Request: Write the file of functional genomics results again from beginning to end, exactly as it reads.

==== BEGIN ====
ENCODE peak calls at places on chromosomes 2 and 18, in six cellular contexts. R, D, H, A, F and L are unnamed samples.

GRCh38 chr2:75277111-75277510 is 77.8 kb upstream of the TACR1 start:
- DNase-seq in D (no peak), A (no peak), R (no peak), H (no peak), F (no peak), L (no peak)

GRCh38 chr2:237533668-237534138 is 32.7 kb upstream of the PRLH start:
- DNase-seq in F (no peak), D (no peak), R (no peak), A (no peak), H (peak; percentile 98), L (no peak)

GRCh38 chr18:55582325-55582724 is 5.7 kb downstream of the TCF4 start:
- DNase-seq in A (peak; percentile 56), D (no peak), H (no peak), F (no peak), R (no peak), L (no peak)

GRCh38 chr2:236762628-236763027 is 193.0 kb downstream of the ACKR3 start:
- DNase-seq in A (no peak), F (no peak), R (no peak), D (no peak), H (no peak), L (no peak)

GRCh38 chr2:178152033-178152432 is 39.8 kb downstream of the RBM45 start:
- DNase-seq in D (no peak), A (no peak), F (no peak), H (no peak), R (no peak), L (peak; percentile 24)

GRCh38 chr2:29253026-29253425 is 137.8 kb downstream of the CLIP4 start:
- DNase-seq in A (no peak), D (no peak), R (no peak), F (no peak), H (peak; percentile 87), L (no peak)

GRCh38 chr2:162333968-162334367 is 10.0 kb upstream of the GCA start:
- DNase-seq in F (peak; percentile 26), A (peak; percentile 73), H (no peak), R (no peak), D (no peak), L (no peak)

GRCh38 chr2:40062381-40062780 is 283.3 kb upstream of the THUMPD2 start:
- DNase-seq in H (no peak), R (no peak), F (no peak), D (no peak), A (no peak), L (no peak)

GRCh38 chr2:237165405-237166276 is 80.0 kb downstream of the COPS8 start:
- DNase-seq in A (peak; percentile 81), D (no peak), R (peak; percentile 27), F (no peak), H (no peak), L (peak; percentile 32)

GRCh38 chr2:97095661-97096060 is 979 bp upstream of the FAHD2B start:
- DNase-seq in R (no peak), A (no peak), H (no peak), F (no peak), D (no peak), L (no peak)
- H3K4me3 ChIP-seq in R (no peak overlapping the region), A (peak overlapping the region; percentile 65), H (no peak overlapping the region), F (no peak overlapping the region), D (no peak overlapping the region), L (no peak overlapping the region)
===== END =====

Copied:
ENCODE peak calls at places on chromosomes 2 and 18, in six cellular contexts. R, D, H, A, F and L are unnamed samples.

GRCh38 chr2:75277111-75277510 is 77.8 kb upstream of the TACR1 start:
- DNase-seq in D (no peak), A (no peak), R (no peak), H (no peak), F (no peak), L (no peak)

GRCh38 chr2:237533668-237534138 is 32.7 kb upstream of the PRLH start:
- DNase-seq in F (no peak), D (no peak), R (no peak), A (no peak), H (peak; percentile 98), L (no peak)

GRCh38 chr18:55582325-55582724 is 5.7 kb downstream of the TCF4 start:
- DNase-seq in A (peak; percentile 56), D (no peak), H (no peak), F (no peak), R (no peak), L (no peak)

GRCh38 chr2:236762628-236763027 is 193.0 kb downstream of the ACKR3 start:
- DNase-seq in A (no peak), F (no peak), R (no peak), D (no peak), H (no peak), L (no peak)

GRCh38 chr2:178152033-178152432 is 39.8 kb downstream of the RBM45 start:
- DNase-seq in D (no peak), A (no peak), F (no peak), H (no peak), R (no peak), L (peak; percentile 24)

GRCh38 chr2:29253026-29253425 is 137.8 kb downstream of the CLIP4 start:
- DNase-seq in A (no peak), D (no peak), R (no peak), F (no peak), H (peak; percentile 87), L (no peak)

GRCh38 chr2:162333968-162334367 is 10.0 kb upstream of the GCA start:
- DNase-seq in F (peak; percentile 26), A (peak; percentile 73), H (no peak), R (no peak), D (no peak), L (no peak)

GRCh38 chr2:40062381-40062780 is 283.3 kb upstream of the THUMPD2 start:
- DNase-seq in H (no peak), R (no peak), F (no peak), D (no peak), A (no peak), L (no peak)

GRCh38 chr2:237165405-237166276 is 80.0 kb downstream of the COPS8 start:
- DNase-seq in A (peak; percentile 81), D (no peak), R (peak; percentile 27), F (no peak), H (no peak), L (peak; percentile 32)

GRCh38 chr2:97095661-97096060 is 979 bp upstream of the FAHD2B start:
- DNase-seq in R (no peak), A (no peak), H (no peak), F (no peak), D (no peak), L (no peak)
- H3K4me3 ChIP-seq in R (no peak overlapping the region), A (peak overlapping the region; percentile 65), H (no peak overlapping the region), F (no peak overlapping the region), D (no peak overlapping the region), L (no peak overlapping the region)